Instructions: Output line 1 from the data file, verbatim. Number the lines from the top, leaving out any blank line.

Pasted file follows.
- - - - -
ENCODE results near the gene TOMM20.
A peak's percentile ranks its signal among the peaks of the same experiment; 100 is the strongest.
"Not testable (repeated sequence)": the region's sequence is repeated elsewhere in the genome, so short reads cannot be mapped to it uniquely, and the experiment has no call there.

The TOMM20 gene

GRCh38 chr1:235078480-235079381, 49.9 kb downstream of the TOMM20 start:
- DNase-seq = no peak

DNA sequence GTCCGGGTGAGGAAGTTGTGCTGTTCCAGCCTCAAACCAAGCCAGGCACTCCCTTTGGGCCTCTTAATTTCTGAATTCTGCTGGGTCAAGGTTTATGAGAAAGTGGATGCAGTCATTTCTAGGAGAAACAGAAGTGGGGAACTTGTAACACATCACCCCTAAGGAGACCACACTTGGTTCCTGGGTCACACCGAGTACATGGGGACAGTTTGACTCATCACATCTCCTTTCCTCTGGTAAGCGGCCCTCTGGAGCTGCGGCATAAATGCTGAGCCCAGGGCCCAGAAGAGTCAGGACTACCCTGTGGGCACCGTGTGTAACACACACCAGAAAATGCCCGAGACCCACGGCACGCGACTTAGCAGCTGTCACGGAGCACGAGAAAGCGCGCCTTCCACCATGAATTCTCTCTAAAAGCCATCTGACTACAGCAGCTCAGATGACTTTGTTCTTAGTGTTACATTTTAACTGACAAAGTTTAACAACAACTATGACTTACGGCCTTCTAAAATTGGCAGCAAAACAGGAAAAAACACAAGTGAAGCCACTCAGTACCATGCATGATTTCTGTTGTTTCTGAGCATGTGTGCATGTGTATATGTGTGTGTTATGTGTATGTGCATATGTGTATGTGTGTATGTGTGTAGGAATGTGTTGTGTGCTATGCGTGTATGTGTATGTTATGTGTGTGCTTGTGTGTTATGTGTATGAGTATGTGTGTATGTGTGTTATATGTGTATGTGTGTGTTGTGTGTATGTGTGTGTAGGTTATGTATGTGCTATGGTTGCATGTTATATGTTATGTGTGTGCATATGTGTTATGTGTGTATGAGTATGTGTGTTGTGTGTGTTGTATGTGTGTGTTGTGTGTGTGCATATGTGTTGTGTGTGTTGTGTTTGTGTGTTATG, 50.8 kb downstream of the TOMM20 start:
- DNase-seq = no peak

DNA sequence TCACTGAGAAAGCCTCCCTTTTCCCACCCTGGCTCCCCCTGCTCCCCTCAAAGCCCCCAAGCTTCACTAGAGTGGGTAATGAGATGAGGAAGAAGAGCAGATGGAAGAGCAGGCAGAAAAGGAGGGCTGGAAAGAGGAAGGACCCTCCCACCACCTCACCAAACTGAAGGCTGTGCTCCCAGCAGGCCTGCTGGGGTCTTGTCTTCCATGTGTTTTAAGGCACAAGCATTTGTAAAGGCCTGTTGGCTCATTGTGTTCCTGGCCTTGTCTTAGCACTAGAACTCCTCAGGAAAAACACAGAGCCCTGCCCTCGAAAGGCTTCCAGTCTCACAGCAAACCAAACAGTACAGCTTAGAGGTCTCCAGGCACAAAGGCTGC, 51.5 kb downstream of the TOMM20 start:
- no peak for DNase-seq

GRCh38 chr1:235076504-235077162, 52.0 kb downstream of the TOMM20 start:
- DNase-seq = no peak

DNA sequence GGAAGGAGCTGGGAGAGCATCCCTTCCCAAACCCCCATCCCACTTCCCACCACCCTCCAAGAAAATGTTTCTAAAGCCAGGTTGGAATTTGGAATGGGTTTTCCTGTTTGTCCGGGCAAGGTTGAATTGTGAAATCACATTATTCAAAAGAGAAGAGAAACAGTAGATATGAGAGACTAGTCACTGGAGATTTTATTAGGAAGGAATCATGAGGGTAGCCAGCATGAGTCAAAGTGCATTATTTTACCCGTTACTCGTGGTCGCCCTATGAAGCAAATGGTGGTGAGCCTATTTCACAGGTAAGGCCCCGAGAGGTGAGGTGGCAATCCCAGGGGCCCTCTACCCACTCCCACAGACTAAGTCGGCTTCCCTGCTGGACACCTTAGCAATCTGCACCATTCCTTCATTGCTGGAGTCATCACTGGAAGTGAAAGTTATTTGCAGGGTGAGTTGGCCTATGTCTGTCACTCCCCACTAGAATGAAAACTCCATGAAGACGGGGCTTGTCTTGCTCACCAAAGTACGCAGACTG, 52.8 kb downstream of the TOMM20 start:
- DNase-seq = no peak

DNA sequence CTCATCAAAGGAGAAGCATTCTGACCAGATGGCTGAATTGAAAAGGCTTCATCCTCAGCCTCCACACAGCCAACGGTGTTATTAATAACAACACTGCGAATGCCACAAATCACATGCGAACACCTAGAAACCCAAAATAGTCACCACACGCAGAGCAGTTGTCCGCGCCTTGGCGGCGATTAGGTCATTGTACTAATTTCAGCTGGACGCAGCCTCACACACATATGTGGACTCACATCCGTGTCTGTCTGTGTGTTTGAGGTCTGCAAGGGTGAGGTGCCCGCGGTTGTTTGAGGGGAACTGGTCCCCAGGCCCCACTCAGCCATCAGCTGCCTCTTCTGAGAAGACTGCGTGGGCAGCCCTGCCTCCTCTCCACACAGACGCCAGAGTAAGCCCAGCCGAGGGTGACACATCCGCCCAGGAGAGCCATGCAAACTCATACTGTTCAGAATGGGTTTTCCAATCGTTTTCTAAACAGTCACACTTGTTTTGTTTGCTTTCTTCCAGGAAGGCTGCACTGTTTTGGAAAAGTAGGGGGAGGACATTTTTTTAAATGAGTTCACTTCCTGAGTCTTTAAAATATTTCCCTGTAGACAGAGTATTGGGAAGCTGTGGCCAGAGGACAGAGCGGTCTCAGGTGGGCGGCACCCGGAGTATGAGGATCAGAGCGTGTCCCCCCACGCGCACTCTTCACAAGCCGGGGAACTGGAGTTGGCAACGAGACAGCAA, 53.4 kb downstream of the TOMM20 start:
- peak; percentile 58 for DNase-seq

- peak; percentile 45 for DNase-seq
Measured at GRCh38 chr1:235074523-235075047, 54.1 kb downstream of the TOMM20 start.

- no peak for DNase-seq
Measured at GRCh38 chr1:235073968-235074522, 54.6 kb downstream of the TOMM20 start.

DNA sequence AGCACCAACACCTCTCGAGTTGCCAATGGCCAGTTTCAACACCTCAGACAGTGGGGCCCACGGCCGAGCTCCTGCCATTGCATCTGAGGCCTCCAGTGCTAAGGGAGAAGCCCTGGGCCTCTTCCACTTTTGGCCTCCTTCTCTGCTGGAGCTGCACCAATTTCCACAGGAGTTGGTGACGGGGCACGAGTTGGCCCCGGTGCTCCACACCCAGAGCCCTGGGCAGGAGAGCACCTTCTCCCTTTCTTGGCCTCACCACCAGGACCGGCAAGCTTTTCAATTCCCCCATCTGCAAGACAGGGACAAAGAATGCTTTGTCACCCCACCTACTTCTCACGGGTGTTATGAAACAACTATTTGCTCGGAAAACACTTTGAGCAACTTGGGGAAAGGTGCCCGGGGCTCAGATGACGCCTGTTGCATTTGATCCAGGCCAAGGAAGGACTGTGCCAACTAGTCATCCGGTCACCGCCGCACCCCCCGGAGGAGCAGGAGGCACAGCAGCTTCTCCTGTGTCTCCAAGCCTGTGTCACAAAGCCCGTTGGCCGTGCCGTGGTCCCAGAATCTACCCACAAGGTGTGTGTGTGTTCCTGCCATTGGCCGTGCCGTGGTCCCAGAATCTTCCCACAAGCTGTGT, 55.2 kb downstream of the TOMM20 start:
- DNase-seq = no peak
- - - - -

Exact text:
ENCODE results near the gene TOMM20.